"Lena Meijer was interested in flowers and plants and gardens. Fred's passion was sculpture," he said.

A marriage of the two — horticulture and sculpture — began in 1990 when Meijer made a commitment of property and gifted land holdings to the society. Meijer's collection of Marshall Frederick's bronze sculptures could now be seen by the public. The two had built a relationship when Meijer commissioned Frederick to create a sculpture based on Hans Christian Anderson stories for Meijer's hometown, Greenville.

"They (the Meijer family) are down to earth and approachable. They live modestly. They are giving back to the community," Becherer said.

In April 1995, the gardens and park were opened at 1000 East Beltline. Michigan's largest tropical conservatory greeted guests, plus three indoor theme gardens, outdoor gardens, nature trails and a boardwalk, sculpture galleries and a permanent sculpture collection. The 15,000 square foot glass house is home to tropical plants from five continents, as well as the gift shop, cafe, auditorium, library and two meeting rooms.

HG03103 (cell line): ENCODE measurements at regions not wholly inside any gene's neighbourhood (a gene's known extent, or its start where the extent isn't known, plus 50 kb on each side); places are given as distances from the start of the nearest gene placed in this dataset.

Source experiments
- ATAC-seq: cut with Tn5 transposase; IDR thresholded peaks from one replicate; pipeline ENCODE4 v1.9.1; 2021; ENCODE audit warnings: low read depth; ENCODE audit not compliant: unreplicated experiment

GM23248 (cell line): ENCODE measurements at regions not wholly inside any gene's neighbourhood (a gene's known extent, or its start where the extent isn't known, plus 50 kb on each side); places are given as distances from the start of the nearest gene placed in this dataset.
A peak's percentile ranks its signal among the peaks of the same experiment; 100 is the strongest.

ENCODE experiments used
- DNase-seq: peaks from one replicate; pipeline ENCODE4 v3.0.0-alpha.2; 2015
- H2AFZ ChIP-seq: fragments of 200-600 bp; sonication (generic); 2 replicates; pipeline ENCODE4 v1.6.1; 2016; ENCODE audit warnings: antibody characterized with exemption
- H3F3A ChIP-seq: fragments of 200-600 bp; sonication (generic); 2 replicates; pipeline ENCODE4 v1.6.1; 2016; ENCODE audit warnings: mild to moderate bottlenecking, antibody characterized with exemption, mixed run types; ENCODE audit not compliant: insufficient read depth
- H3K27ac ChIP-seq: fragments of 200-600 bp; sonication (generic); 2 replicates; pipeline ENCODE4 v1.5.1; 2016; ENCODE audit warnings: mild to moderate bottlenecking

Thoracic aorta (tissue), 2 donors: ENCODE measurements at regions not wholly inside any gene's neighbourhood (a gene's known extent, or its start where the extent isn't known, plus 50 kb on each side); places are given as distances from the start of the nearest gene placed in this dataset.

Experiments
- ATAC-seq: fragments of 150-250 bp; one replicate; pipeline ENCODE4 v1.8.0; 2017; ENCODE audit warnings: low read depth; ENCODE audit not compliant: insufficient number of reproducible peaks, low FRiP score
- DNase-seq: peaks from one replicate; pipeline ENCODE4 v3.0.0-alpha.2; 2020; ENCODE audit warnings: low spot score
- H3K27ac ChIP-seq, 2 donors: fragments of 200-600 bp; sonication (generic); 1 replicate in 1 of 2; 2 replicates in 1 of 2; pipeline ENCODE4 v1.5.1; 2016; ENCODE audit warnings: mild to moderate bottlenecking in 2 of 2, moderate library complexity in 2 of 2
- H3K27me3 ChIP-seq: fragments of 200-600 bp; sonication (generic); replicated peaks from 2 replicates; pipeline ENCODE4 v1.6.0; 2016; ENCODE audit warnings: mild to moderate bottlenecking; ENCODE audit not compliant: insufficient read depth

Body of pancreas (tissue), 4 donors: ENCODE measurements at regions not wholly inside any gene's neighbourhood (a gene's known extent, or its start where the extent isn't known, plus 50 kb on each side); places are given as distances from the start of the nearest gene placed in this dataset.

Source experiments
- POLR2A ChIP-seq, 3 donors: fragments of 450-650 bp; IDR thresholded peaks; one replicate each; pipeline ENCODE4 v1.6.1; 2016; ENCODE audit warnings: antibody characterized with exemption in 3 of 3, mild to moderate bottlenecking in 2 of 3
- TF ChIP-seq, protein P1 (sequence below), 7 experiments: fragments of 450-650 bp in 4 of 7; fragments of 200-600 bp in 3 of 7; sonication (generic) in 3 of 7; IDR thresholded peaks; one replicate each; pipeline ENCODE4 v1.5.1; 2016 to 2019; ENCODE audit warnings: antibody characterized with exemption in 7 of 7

Beginning with 71 acres donated by Meijer, the now enlarged park is barrier free and handicap accessible.

"It began with 36 or 37 sculptures, mostly Marshall Frederick. It was his (Meijer) own taste. We have 300 works and the visitation has expanded," Becherer said.

To date, some seven million visitors have had their senses stimulated by viewing 300 sculptures situated both outside and inside, heard a multitude of birds chirping among the natural vegetation habitats and inhaled the fragrances of trees, flowers and shrubs.

When it opened in 1995, the estimate was to host 78,000 people annually. In actuality, annually 600,000 people visit. And, Becherer said, last week, he just said goodbye to 110 Chinese visitors.